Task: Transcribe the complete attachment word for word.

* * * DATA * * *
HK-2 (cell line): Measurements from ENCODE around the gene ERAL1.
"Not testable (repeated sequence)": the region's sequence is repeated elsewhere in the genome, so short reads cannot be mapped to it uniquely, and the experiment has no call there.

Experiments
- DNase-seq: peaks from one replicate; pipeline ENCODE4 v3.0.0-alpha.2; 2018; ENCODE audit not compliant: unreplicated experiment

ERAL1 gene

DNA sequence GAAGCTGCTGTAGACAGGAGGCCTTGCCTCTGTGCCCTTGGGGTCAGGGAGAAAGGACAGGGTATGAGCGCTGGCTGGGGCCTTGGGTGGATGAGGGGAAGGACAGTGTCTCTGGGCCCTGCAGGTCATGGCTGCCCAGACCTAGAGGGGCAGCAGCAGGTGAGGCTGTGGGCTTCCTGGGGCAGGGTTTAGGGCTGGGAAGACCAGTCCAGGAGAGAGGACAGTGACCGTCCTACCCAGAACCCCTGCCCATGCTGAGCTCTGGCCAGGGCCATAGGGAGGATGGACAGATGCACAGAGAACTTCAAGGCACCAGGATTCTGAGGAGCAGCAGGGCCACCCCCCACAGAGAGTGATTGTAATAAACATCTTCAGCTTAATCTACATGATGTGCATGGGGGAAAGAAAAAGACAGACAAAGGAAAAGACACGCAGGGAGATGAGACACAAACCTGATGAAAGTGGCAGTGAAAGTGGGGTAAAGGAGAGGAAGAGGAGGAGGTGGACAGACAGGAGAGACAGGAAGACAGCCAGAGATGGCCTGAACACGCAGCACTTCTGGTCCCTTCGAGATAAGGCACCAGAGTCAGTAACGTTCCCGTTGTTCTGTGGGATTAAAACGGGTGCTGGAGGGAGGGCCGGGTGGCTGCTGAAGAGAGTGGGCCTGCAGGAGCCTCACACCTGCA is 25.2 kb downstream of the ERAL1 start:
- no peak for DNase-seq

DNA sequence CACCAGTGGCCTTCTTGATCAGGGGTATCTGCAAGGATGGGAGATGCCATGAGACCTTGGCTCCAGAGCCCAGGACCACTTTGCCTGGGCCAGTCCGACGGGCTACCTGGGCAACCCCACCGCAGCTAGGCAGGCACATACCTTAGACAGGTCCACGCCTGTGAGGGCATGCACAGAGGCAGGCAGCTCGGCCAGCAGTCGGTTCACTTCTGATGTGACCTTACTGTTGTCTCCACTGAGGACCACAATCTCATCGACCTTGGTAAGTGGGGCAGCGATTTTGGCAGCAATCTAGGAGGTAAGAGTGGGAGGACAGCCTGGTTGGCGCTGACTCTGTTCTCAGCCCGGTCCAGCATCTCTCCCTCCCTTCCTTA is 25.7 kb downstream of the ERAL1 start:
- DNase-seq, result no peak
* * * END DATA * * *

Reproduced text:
HK-2 (cell line): Measurements from ENCODE around the gene ERAL1.
"Not testable (repeated sequence)": the region's sequence is repeated elsewhere in the genome, so short reads cannot be mapped to it uniquely, and the experiment has no call there.

Experiments
- DNase-seq: peaks from one replicate; pipeline ENCODE4 v3.0.0-alpha.2; 2018; ENCODE audit not compliant: unreplicated experiment

ERAL1 gene

DNA sequence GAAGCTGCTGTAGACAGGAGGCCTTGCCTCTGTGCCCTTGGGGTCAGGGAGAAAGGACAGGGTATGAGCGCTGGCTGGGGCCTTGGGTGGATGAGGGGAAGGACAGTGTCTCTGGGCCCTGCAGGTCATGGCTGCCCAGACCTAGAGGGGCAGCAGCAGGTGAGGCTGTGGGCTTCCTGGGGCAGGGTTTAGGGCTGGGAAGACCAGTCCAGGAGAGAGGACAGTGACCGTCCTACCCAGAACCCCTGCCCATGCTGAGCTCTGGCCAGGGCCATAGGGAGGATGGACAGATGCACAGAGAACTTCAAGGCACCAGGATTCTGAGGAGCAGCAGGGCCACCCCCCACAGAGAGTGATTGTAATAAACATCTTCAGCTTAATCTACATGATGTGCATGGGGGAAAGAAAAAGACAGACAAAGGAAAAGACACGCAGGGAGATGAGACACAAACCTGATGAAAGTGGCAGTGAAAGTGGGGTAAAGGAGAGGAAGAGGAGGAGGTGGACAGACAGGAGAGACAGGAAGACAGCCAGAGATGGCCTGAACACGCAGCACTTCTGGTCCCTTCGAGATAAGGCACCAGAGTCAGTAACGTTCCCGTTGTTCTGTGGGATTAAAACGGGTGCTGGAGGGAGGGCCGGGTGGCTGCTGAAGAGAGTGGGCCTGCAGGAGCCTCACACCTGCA is 25.2 kb downstream of the ERAL1 start:
- no peak for DNase-seq

DNA sequence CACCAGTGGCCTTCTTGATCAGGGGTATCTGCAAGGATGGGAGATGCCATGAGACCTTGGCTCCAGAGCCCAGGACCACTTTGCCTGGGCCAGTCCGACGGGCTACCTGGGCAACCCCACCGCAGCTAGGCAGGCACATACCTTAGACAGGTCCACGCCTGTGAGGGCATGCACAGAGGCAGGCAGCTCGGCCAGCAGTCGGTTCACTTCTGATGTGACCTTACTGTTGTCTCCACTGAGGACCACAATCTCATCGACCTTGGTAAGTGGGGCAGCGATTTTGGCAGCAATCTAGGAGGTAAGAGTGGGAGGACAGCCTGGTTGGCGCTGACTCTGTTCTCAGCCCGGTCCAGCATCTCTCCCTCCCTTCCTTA is 25.7 kb downstream of the ERAL1 start:
- DNase-seq, result no peak